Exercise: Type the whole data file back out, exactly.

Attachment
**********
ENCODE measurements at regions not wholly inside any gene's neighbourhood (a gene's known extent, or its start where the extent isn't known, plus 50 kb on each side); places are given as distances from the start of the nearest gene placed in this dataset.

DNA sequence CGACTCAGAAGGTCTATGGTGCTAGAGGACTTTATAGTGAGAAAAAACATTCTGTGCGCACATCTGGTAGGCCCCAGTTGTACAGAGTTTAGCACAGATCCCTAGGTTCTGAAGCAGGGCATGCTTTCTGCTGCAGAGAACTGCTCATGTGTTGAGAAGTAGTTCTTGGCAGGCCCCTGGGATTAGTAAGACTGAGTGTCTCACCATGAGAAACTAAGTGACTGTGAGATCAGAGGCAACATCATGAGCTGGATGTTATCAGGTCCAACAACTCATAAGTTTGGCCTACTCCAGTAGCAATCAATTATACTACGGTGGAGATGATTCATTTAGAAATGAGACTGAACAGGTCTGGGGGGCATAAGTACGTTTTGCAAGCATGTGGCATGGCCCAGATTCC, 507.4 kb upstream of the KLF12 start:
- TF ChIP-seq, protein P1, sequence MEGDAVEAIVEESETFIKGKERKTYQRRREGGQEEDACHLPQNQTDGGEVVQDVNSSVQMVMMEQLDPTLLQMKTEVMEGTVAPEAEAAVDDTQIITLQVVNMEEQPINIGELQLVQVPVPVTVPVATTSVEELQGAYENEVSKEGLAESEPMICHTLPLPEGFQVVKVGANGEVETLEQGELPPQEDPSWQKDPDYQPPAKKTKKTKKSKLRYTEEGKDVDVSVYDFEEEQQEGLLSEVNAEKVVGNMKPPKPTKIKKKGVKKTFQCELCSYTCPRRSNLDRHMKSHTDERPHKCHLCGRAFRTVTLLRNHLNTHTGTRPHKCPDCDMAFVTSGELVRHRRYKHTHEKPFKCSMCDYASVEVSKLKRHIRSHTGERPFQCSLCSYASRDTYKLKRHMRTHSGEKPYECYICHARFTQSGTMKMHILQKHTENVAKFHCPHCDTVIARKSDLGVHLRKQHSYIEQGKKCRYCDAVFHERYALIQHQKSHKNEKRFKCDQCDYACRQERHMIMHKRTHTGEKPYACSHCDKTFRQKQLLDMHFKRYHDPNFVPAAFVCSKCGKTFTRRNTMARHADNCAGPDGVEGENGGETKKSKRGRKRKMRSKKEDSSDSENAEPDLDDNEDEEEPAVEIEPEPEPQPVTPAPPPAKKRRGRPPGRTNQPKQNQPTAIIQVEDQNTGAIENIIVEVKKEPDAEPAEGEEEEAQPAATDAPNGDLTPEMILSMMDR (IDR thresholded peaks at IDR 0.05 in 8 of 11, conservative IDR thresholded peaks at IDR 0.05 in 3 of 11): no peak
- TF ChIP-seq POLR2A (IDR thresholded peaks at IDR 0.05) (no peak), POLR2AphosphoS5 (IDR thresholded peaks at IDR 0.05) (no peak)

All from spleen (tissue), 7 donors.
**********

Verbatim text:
ENCODE measurements at regions not wholly inside any gene's neighbourhood (a gene's known extent, or its start where the extent isn't known, plus 50 kb on each side); places are given as distances from the start of the nearest gene placed in this dataset.

DNA sequence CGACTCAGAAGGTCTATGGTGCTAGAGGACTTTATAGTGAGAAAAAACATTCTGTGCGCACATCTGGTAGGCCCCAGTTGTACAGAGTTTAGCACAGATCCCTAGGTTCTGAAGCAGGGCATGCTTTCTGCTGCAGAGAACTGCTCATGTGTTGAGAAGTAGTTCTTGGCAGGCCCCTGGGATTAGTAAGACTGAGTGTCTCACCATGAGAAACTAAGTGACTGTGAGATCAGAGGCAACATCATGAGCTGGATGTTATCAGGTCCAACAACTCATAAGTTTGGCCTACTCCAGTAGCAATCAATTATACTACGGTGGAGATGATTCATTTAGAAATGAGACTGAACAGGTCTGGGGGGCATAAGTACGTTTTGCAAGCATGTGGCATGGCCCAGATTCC, 507.4 kb upstream of the KLF12 start:
- TF ChIP-seq, protein P1, sequence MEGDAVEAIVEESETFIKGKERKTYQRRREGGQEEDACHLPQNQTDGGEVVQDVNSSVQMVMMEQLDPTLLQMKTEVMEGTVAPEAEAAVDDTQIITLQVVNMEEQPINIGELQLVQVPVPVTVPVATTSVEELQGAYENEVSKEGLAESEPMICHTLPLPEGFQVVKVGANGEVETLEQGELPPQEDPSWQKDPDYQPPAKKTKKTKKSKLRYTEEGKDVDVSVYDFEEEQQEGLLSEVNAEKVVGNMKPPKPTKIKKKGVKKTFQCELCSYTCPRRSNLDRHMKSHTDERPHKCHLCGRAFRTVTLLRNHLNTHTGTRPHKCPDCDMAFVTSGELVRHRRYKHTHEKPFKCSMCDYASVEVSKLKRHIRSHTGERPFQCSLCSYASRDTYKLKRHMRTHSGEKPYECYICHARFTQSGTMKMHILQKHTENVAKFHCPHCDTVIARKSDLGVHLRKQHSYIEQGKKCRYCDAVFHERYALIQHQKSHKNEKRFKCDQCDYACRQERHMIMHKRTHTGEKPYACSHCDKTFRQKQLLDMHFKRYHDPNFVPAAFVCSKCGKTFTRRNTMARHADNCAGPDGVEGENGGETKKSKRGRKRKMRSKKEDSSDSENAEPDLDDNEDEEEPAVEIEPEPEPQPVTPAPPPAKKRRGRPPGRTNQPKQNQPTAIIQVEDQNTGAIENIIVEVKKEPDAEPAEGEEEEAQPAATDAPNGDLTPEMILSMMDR (IDR thresholded peaks at IDR 0.05 in 8 of 11, conservative IDR thresholded peaks at IDR 0.05 in 3 of 11): no peak
- TF ChIP-seq POLR2A (IDR thresholded peaks at IDR 0.05) (no peak), POLR2AphosphoS5 (IDR thresholded peaks at IDR 0.05) (no peak)

All from spleen (tissue), 7 donors.